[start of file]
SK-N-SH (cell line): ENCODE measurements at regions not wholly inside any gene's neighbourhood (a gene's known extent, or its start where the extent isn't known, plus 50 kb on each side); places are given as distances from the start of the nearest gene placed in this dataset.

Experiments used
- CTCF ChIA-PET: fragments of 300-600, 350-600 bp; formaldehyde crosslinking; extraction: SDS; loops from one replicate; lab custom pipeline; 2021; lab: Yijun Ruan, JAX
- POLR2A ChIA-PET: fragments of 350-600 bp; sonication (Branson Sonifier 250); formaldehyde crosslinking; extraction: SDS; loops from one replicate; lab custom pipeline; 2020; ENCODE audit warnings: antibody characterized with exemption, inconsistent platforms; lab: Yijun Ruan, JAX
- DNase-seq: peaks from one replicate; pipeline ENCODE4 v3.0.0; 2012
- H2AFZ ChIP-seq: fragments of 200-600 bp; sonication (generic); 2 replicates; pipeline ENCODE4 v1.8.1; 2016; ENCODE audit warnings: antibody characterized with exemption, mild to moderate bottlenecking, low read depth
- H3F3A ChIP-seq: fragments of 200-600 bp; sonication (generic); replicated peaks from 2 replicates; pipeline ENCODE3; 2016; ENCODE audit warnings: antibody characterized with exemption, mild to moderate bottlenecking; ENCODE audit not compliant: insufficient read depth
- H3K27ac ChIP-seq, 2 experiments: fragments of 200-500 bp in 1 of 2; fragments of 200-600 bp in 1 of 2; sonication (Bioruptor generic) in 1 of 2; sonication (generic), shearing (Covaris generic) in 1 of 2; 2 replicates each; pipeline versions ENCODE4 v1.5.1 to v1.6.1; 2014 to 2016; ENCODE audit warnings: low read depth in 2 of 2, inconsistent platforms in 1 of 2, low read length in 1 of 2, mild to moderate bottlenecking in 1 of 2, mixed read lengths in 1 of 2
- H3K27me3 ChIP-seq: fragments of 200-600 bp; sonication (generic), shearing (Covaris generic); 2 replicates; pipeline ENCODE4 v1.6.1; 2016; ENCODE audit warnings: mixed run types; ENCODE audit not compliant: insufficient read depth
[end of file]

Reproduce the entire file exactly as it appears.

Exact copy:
SK-N-SH (cell line): ENCODE measurements at regions not wholly inside any gene's neighbourhood (a gene's known extent, or its start where the extent isn't known, plus 50 kb on each side); places are given as distances from the start of the nearest gene placed in this dataset.

Experiments used
- CTCF ChIA-PET: fragments of 300-600, 350-600 bp; formaldehyde crosslinking; extraction: SDS; loops from one replicate; lab custom pipeline; 2021; lab: Yijun Ruan, JAX
- POLR2A ChIA-PET: fragments of 350-600 bp; sonication (Branson Sonifier 250); formaldehyde crosslinking; extraction: SDS; loops from one replicate; lab custom pipeline; 2020; ENCODE audit warnings: antibody characterized with exemption, inconsistent platforms; lab: Yijun Ruan, JAX
- DNase-seq: peaks from one replicate; pipeline ENCODE4 v3.0.0; 2012
- H2AFZ ChIP-seq: fragments of 200-600 bp; sonication (generic); 2 replicates; pipeline ENCODE4 v1.8.1; 2016; ENCODE audit warnings: antibody characterized with exemption, mild to moderate bottlenecking, low read depth
- H3F3A ChIP-seq: fragments of 200-600 bp; sonication (generic); replicated peaks from 2 replicates; pipeline ENCODE3; 2016; ENCODE audit warnings: antibody characterized with exemption, mild to moderate bottlenecking; ENCODE audit not compliant: insufficient read depth
- H3K27ac ChIP-seq, 2 experiments: fragments of 200-500 bp in 1 of 2; fragments of 200-600 bp in 1 of 2; sonication (Bioruptor generic) in 1 of 2; sonication (generic), shearing (Covaris generic) in 1 of 2; 2 replicates each; pipeline versions ENCODE4 v1.5.1 to v1.6.1; 2014 to 2016; ENCODE audit warnings: low read depth in 2 of 2, inconsistent platforms in 1 of 2, low read length in 1 of 2, mild to moderate bottlenecking in 1 of 2, mixed read lengths in 1 of 2
- H3K27me3 ChIP-seq: fragments of 200-600 bp; sonication (generic), shearing (Covaris generic); 2 replicates; pipeline ENCODE4 v1.6.1; 2016; ENCODE audit warnings: mixed run types; ENCODE audit not compliant: insufficient read depth